Overnight: Virus Versus Vaccine

World Overnight
SPI Overnight (Dec) 6567.00 + 29.00 0.44%
S&P ASX 200 6547.20 + 16.10 0.25%
S&P500 3581.87 + 14.08 0.39%
Nasdaq Comp 11904.71 + 103.11 0.87%
DJIA 29483.23 + 44.81 0.15%
S&P500 VIX 23.11 – 0.73 – 3.06%
US 10-year yield 0.85 – 0.03 – 3.17%
USD Index 92.30 – 0.01 – 0.01%
FTSE100 6334.35 – 50.89 – 0.80%
DAX30 13086.16 – 115.73 – 0.88%

By Greg Peel

Just the Job

Australia added 179,000 jobs in October. Of those 82,000 were in Victoria. Job losses due to Victoria’s lockdown had led to a national loss of -40,000 jobs in September.

New jobs were split 82,000 part-time and 97,000 full-time, ending a run of mostly part-time jobs growth. The participation rate jumped, thus the unemployment rate increased to 7.0% from 6.9%, but the underemployment rate fell to 10.4% from 11.4%.

Smiles all round. The numbers suggest Australia’s economy is, as everyone from the RBA to bank CEOs have suggested, recovering faster than first hoped.

It’s great news for the banks. Jobs mean mortgage payments and mortgage payments stave off defaults. The data turned around the ASX200 yesterday morning after a weak start in line with Wall Street. The index was down -33 points but quickly flipped.

Strength in the banks was nevertheless countered by weakness in insurance companies, leaving the financials sector with a 1.2% gain. The NSW Court of Appeal yesterday upheld the claim of a Tamworth tourist park operator that his business insurance covered forced closure. Insurance companies believed they had clauses in their contract that meant pandemics didn’t count.

They do count, according to the NSW court. This was seen as a test case, and one can only imagine the pending total payout cost to insurers. The Insurance Council of Australia is considering an appeal to the High Court.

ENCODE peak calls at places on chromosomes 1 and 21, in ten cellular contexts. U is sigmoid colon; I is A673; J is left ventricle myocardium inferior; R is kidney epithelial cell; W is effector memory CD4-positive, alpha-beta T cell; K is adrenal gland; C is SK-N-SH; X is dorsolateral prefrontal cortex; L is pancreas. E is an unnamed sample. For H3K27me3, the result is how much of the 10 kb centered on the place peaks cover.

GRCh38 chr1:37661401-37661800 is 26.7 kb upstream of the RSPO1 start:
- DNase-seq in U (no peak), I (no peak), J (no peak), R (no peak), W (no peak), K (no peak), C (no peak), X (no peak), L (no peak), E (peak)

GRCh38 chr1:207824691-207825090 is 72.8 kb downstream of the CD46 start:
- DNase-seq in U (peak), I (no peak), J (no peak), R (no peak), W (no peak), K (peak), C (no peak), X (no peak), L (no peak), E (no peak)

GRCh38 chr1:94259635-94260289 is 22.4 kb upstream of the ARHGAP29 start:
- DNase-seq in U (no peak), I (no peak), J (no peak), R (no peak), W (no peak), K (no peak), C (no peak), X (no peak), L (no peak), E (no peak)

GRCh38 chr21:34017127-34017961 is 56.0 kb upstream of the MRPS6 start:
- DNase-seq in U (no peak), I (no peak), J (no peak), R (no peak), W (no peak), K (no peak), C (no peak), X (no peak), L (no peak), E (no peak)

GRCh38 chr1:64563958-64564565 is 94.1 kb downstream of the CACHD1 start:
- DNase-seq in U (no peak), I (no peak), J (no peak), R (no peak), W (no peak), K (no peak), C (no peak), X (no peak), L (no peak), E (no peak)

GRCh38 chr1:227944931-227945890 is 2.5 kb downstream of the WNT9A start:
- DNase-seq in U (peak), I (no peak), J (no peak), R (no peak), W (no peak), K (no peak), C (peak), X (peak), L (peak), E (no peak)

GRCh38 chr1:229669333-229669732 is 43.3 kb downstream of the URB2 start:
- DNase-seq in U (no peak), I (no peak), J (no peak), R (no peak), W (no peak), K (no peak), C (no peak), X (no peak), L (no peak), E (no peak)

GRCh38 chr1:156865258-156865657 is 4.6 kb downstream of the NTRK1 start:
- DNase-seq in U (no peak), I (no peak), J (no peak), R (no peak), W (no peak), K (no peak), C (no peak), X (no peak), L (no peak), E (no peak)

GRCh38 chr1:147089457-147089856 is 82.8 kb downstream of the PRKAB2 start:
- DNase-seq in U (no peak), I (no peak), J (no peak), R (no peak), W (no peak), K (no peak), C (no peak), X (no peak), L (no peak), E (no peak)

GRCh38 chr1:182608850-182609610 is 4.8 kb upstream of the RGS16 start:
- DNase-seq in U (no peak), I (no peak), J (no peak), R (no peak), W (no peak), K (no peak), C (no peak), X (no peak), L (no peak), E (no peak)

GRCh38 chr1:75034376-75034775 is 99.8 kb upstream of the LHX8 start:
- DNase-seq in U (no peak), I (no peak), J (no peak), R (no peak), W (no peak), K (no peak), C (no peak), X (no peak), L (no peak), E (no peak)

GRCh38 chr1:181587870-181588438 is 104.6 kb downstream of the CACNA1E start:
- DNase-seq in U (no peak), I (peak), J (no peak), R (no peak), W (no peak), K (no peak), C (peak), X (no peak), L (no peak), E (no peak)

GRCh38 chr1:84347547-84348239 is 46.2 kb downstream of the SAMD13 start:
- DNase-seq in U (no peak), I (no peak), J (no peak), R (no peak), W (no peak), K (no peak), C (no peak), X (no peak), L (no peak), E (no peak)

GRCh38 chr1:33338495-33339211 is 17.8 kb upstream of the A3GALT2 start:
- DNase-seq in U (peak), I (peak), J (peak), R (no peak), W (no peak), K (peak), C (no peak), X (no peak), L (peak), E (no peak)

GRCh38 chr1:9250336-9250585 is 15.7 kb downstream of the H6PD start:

Insurance Australia Group ((IAG)) went into a trading halt yesterday pending a capital raising.

The jobs numbers were consumer friendly as well, sending consumer discretionary up 0.7% at the expense of staples, which fell -0.8%. The fintech services within IT pushed that sector up 1.2%.

Otherwise, it took more selling in healthcare (-0.8%) to counter the banks. It seems healthcare stocks are being used to fund a return to bank buying, with investors eyeing off the 5-6% yields banks can once again offer post dividend deferrals.

Minerals and life sciences testing company ALS Ltd ((ALQ)) topped the index winners’ board yesterday with a 7.9% gain. The company reported earnings on Wednesday, but the market responded yesterday to subsequent positive assessments from brokers.

Fund manager Perpetual’s ((PPT)) shopping spree continued with another acquisition in the US. It jumped 7.6%. Updated guidance from BlueScope Steel ((BSL)) virtually wowed the punters at the company’s AGM. It rose 5.3%.

The day’s losers were nothing special, other than to note QBE Insurance ((QBE)) fell -3.9%.

Wall Street meandered around in uncertain fashion last night. Our futures are up 29 points this morning.

Beep, Beep

Wall Street is Wile E. Coyote, standing atop a cliff looking across to the Road Runner (mass distribution of a vaccine), with a deep chasm in between.

I suggested yesterday that with initial vaccine excitement wearing off, Wall Street will likely now enter a range-bound, purgatory period though to next year, rather than a traditional Santa Rally. It’s virus versus vaccine.

With the death toll now surpassing 250,000 and no end to case-count acceleration, New York City has re-closed schools. So now we have 32 other states, by varying degrees, both Democrat and Republican.

Last night British drug maker AstraZeneca said the experimental vaccine it is developing with the University of Oxford showed a robust immune response in older adults, based on data from mid-stage trials. Wall Street shrugged. Indeed, the Dow was down over -200 points early in the session.